#BlackLivesMatter founders: Sandra Bland didn't commit suicide -- she was 'a victim of state violence'
(L-R) Black Lives Matter founders Alicia Garza, Patrisse Cullors, and Opal Tometi on Democracy Now on July 24, 2015. [Democracy Now]

Black Lives Matter movement founders Patrisse Cullors, Alicia Garza, and Opal Tometi joined Sandra Bland's family on Friday in rejecting authorities' argument that the 28-year-old activist commmitted suicide inside a Texas jail.

"There's a significant amount of beatings that happen in county jails," Cullors told Democracy Now anchor Amy Goodman. "And so, you've seen this in Los Angeles County. You've seen this in New York. You've seen this in Chicago, and now in Waller County. This isn't new, unfortunately. And Sandy was a victim, a victim of state violence."

Officials have stated that Bland, who was incarcerated after a traffic stop over a "lane change" violation, swallowed "large amounts of marijuana" while in jail.

Prosecutors in Waller County, where she was jailed, said an autopsy of Bland revealed no sign of a struggle and ruled out a second autopsy. But Bland's family has argued that she gave no indication that she contemplated suicide, which runs counter to authorities' statement that she told a jailer she experienced "a little bit" of depression and post-traumatic state disorder.

Cullors said on Friday Bland's death is an example of a trend of what she called "severe prisoner neglect" inside county jails. Besides the beatings, she said, prisoners who do commit suicide do so after being ignored by authorities. Garza said what happened to Bland is similar to the incident she said prompted the creation of the #BlackLivesMatter tag, Trayvon Martin's death in 2012 at the hands of George Zimmerman.

"What's happening here with Sandra Bland is no different," Garza said. "Sandy Bland was driving, minding her own business, and that traffic stop ended her life. And we all have questions about what happened in that jail cell. We have questions about why was she pulled over in the first place. But the larger question at stake is, why do black lives have such little value in our society that they can be taken at whim, with no answers, no accountability and no justice?"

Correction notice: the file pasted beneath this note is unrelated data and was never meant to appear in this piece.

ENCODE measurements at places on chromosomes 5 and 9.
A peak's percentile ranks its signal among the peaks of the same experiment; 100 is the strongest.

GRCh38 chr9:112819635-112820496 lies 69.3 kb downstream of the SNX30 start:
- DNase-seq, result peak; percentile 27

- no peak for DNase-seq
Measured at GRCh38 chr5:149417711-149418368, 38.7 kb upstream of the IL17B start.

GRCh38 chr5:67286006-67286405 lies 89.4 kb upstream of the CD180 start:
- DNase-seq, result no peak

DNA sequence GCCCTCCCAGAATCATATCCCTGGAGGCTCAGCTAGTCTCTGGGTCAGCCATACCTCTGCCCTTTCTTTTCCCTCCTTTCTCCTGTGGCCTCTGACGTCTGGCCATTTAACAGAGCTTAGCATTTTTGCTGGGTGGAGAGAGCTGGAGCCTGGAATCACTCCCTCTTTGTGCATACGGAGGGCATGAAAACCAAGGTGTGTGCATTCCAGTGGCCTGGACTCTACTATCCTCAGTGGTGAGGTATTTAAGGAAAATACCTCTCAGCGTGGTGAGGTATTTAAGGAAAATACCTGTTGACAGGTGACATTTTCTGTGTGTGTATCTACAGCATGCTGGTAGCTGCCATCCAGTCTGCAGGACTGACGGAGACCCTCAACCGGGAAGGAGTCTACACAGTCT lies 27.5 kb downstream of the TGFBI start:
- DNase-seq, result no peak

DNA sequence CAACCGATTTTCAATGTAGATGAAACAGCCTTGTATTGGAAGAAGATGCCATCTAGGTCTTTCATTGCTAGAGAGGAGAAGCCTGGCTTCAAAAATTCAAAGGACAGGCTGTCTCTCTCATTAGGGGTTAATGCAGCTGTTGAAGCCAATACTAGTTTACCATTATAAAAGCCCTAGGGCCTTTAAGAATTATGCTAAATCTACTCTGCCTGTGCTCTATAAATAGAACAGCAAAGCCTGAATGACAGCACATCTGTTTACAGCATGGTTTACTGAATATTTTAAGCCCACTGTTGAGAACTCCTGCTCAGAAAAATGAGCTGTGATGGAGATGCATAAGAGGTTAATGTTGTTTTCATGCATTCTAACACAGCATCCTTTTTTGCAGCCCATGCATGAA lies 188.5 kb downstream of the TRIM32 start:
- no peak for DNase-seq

Cullors also addressed the protest at last week's Netroots Nation conference in Phoenix, where she was part of a group that disrupted a town hall event featuring Democratic presidential candidates Sen. Bernie Sanders and Martin O'Malley. She said the demonstration was an effort to challenge white progressives.

"Sandy had just been murdered," Cullors told Goodman, adding, "We wanted to make sure that we lifted up her name. And we wanted to make sure that folks didn’t go on with business as usual. And so, part of that push inside of the presidential forum was to spark a debate, to spark a national debate amongst the candidates. And Hillary Clinton wasn't there, but it was to challenge her, as well. People are often afraid to say black lives matter. They're often afraid to use the word 'black.' And we are not."

Watch the interview, as aired on Friday, below.